To Jonathan Trumbull, Sr.
New York July 24th 1776
I was honored yesterday with your favor of the 17th instant and return you my thanks for your kind attention to and compliance with my request for the Row Galleys. They are not yet arrived that I know of.
I wrote to Congress by the return Express that brought your’s, respecting Colo. Ward’s Regiment,1 and as the Post comes in every day, it is probable I shall soon have their answer. The result I will transmit you by the first opportunity, and would recommend that the Regiment be put under marching orders, that they may proceed, without loss of time, whatever way Congress shall direct.
The orders you have given to your armed cruisers for stopping provision vessels appear to me extremely necessary. I have mentioned the matter to Congress and shall warmly recommend the same to the consideration of the Convention of this State.2 If it should be attended with inconvenience to individuals, yet necessity and public utility ought to be first considered and outweigh every thing else—But it cannot. There is nothing but what they can readily dispose of for the use of the Army and for ready cash, so that every ground of objection must be nugatory. I am Sir with very great respect Your most obedient Servant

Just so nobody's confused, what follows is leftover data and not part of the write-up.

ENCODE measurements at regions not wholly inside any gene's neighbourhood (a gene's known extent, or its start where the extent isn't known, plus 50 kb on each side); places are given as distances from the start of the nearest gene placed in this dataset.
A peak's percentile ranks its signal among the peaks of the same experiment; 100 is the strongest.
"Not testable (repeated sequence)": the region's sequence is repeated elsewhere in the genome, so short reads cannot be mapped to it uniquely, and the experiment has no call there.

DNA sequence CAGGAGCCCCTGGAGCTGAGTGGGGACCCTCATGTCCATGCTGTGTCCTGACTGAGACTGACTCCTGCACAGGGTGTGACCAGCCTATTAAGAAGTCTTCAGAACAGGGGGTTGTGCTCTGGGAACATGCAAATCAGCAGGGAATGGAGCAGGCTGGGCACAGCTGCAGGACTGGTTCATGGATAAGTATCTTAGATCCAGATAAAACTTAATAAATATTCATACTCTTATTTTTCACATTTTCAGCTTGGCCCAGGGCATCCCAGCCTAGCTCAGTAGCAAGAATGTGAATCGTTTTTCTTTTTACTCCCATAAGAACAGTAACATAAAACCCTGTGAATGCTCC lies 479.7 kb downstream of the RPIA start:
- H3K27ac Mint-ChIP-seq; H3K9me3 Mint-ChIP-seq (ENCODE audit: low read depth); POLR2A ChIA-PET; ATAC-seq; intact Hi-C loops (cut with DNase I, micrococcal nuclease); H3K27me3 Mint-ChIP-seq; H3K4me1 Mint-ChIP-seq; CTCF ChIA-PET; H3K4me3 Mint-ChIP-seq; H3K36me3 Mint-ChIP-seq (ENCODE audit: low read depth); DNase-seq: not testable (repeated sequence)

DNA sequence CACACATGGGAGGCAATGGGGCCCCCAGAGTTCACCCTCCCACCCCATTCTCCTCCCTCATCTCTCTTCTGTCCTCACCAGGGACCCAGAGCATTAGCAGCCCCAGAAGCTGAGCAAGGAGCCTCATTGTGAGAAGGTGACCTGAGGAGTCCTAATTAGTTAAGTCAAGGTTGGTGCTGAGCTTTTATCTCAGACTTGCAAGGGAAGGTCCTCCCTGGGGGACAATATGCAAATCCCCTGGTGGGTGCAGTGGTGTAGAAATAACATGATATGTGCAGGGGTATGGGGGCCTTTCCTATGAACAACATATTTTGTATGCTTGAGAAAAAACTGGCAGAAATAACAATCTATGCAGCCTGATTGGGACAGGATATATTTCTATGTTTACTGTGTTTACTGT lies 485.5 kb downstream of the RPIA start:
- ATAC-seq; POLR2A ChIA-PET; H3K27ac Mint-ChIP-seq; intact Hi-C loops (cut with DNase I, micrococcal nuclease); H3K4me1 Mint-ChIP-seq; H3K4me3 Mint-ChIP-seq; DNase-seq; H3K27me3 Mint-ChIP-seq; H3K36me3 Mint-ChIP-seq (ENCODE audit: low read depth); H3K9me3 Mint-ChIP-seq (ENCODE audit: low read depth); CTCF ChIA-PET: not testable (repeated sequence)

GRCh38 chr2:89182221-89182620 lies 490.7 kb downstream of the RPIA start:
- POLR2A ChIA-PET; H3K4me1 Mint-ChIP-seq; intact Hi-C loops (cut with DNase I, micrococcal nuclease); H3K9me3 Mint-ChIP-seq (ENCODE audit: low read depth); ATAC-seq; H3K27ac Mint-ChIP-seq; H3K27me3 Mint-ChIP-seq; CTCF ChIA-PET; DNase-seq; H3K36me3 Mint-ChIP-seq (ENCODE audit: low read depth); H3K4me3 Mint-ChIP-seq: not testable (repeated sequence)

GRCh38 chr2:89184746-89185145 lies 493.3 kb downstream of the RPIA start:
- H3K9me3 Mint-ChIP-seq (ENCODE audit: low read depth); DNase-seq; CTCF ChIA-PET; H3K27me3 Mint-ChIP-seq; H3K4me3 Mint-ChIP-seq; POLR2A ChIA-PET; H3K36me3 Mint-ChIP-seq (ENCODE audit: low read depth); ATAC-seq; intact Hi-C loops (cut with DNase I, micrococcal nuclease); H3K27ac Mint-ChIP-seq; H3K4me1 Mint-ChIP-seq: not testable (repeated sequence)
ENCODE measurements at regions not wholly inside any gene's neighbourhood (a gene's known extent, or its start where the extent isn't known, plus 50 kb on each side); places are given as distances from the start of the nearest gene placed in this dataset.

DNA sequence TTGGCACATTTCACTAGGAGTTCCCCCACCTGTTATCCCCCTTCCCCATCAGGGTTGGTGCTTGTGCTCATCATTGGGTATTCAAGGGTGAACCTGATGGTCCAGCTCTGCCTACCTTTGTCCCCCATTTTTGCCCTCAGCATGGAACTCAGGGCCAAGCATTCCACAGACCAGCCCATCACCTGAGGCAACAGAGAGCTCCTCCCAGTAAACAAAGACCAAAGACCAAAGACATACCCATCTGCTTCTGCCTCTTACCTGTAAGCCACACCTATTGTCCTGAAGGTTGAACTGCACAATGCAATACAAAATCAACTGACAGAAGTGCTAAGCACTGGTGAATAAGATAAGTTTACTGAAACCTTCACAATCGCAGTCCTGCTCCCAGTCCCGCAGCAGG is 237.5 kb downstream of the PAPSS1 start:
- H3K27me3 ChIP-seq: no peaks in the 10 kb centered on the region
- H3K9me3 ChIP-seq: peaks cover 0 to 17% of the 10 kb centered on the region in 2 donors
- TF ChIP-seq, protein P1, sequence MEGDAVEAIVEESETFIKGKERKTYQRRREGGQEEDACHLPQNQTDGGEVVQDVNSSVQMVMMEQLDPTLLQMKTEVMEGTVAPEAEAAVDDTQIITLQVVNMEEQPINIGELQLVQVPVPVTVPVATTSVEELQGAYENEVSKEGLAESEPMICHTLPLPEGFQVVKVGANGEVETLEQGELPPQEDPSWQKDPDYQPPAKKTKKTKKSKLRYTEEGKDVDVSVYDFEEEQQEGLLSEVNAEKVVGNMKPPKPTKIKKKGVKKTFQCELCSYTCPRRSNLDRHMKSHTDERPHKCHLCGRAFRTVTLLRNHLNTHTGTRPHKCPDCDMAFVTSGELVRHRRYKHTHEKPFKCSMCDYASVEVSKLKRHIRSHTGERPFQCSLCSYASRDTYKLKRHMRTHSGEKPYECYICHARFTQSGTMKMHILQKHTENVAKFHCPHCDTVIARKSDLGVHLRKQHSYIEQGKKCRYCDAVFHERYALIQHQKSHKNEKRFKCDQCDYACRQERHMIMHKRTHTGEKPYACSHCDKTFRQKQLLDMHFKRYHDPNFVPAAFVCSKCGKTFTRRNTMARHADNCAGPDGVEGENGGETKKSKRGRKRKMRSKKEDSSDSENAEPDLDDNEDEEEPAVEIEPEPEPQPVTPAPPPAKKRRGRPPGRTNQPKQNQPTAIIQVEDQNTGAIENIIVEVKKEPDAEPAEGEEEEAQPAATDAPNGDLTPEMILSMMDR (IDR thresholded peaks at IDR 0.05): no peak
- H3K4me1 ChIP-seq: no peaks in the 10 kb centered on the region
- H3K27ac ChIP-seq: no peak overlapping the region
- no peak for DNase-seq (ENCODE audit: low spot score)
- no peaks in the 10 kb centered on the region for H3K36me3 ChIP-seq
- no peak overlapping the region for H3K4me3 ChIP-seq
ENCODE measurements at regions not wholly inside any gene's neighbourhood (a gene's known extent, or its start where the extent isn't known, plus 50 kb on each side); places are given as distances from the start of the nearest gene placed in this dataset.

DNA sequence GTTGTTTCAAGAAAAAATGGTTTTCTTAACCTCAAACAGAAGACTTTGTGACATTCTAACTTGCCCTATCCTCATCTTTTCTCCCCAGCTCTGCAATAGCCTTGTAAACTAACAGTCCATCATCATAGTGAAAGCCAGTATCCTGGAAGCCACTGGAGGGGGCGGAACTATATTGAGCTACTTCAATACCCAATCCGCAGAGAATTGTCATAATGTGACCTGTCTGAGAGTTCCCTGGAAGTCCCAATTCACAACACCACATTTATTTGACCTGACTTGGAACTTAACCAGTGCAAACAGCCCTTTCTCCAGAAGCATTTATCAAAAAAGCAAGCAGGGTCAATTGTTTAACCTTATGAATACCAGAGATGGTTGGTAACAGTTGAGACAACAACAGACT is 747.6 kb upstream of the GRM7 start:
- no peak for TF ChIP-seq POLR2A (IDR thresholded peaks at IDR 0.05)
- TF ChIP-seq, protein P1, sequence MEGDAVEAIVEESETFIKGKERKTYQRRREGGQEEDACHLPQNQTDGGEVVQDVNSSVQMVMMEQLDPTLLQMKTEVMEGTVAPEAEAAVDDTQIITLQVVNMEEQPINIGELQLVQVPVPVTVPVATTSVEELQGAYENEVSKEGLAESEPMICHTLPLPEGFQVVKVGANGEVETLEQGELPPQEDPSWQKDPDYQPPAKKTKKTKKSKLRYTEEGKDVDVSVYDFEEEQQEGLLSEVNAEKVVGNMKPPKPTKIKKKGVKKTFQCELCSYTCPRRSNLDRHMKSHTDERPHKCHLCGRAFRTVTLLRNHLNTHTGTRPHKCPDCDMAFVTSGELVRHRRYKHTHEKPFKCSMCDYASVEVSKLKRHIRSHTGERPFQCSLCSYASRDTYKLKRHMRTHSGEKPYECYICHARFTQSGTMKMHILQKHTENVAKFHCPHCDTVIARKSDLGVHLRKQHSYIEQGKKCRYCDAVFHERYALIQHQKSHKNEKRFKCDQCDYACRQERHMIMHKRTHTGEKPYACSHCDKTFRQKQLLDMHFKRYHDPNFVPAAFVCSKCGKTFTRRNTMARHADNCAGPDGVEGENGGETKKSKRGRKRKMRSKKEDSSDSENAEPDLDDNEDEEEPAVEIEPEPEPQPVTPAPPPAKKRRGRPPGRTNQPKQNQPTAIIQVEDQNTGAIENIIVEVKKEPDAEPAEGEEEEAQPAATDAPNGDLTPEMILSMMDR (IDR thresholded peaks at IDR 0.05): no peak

LB, Ct: Trumbull Papers; LB, DLC:GW; Varick transcript, DLC:GW.